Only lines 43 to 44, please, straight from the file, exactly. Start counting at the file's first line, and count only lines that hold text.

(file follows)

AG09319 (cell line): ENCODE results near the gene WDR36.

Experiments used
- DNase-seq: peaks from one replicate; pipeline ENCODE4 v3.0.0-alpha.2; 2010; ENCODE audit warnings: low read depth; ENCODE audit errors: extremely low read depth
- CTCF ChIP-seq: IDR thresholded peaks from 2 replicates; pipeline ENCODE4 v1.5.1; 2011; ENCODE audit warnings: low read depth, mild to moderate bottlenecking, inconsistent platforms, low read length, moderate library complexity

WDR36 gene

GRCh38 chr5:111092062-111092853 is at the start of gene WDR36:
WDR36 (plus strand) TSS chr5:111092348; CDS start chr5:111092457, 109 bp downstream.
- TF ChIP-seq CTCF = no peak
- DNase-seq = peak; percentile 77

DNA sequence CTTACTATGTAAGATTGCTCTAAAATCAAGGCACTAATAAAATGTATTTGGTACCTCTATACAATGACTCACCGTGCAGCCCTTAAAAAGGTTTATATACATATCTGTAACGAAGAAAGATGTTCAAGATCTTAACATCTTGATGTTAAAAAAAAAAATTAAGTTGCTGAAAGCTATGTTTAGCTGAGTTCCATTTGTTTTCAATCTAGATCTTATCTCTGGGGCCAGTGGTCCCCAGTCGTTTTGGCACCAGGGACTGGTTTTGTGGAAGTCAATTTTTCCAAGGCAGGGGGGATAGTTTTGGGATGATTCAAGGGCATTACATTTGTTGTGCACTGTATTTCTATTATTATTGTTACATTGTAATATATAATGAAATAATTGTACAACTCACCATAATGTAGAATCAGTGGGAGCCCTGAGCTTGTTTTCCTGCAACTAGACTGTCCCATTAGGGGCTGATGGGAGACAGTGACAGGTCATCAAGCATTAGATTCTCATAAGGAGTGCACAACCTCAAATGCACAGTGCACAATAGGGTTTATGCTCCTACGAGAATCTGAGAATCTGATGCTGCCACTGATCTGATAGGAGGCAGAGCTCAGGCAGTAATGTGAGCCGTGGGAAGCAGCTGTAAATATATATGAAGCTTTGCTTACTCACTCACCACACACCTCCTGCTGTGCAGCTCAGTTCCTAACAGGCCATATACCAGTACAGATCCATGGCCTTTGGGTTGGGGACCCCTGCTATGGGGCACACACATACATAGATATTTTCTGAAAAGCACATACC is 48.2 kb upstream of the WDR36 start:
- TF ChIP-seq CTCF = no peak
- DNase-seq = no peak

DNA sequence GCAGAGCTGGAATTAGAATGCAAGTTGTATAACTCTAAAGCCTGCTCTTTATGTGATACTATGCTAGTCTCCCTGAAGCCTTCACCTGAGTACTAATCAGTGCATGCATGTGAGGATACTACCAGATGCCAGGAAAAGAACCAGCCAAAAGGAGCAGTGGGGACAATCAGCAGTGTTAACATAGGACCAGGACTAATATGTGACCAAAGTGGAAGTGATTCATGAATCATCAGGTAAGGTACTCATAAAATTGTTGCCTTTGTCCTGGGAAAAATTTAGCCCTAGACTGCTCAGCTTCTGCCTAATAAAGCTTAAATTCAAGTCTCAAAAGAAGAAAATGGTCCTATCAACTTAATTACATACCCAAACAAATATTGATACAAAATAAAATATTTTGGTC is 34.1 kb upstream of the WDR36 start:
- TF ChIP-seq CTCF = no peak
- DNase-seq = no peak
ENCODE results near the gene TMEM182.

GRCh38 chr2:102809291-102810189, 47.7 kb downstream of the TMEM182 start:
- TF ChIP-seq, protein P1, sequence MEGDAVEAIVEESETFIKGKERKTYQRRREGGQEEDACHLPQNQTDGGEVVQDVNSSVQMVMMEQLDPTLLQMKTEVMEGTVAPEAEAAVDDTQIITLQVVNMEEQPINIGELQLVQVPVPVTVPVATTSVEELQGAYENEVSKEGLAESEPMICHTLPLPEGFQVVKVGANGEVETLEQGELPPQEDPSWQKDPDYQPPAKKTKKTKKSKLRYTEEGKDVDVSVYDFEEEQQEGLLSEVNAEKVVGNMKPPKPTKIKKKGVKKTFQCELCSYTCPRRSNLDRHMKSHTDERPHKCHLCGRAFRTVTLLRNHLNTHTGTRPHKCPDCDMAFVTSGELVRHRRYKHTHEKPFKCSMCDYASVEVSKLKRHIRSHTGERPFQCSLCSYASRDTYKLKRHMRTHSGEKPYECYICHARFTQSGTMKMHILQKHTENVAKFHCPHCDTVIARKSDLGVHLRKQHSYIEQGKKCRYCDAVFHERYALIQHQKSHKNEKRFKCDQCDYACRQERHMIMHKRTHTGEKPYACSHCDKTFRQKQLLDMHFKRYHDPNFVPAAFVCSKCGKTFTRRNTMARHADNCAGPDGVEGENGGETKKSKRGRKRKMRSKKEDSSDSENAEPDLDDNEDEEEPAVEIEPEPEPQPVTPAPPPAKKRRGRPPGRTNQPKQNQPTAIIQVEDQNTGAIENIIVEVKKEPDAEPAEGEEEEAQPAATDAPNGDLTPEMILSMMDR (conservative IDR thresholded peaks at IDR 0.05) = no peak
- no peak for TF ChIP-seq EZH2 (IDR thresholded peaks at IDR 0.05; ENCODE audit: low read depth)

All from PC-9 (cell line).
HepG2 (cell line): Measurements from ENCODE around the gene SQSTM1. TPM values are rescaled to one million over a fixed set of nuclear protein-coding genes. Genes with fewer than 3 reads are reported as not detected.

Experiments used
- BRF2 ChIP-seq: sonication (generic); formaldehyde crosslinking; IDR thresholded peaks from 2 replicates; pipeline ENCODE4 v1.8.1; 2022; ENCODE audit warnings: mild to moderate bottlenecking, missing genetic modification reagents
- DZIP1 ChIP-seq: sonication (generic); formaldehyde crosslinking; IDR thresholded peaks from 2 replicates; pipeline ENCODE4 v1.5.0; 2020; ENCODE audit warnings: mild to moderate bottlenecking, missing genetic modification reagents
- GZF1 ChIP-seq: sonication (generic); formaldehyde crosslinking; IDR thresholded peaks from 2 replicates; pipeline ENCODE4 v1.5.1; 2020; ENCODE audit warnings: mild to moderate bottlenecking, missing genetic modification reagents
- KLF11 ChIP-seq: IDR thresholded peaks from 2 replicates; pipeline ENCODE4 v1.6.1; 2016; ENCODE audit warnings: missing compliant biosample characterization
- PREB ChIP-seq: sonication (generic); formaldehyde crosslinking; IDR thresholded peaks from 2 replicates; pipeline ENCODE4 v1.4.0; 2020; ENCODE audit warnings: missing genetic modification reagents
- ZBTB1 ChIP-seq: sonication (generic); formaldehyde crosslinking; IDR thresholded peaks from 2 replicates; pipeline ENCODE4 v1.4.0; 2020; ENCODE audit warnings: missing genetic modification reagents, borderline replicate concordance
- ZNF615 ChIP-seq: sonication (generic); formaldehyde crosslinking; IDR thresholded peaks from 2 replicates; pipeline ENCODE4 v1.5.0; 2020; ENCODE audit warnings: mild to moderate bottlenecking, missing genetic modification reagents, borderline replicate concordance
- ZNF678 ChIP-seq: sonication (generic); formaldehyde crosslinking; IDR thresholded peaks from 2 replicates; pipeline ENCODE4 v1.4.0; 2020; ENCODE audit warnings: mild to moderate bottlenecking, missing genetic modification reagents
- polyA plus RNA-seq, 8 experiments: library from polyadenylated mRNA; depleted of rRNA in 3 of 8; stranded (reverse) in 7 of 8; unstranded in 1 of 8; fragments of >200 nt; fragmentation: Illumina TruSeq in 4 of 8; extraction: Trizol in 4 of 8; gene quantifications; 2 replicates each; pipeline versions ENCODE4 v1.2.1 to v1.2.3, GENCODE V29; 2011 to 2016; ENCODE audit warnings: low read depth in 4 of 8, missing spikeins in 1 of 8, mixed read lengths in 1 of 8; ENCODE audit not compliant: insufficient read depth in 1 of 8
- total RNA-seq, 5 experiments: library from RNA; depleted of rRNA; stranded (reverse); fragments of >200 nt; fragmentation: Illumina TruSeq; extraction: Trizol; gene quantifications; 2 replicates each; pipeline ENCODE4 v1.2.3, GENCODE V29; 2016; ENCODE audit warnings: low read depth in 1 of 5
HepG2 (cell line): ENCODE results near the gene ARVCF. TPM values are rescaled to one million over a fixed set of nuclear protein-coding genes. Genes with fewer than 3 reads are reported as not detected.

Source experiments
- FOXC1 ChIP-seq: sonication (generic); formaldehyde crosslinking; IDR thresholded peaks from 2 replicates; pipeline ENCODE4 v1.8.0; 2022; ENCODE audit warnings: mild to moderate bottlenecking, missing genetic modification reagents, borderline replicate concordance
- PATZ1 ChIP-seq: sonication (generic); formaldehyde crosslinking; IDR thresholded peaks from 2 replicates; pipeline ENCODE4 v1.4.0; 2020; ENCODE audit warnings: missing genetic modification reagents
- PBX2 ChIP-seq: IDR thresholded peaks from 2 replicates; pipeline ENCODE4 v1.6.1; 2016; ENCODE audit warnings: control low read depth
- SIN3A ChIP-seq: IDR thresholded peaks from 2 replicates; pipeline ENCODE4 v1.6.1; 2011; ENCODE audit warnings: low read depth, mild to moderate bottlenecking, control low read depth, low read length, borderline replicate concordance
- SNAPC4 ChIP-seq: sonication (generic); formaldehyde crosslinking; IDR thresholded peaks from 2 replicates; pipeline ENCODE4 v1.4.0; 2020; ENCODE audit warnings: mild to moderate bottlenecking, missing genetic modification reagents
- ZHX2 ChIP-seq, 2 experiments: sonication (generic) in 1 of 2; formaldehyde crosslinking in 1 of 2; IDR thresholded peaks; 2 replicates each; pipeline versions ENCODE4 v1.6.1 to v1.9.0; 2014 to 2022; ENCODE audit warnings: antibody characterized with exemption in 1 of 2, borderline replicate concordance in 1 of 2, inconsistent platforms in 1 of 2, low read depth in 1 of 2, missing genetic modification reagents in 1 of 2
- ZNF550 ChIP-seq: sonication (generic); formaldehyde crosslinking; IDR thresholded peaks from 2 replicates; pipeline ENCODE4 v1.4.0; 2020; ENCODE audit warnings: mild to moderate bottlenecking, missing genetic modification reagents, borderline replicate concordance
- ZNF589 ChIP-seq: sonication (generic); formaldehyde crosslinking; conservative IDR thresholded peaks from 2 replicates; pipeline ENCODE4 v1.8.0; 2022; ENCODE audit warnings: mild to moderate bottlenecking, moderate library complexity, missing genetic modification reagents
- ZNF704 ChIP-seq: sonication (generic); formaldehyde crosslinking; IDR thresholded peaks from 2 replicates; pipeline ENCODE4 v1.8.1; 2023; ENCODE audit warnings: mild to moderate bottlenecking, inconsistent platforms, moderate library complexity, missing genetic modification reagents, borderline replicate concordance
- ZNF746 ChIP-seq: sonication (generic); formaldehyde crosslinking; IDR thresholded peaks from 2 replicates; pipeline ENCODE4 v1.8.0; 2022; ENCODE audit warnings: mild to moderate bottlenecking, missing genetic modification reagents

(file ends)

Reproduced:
- ZNF704 ChIP-seq: sonication (generic); formaldehyde crosslinking; IDR thresholded peaks from 2 replicates; pipeline ENCODE4 v1.8.1; 2023; ENCODE audit warnings: mild to moderate bottlenecking, inconsistent platforms, moderate library complexity, missing genetic modification reagents, borderline replicate concordance
- ZNF746 ChIP-seq: sonication (generic); formaldehyde crosslinking; IDR thresholded peaks from 2 replicates; pipeline ENCODE4 v1.8.0; 2022; ENCODE audit warnings: mild to moderate bottlenecking, missing genetic modification reagents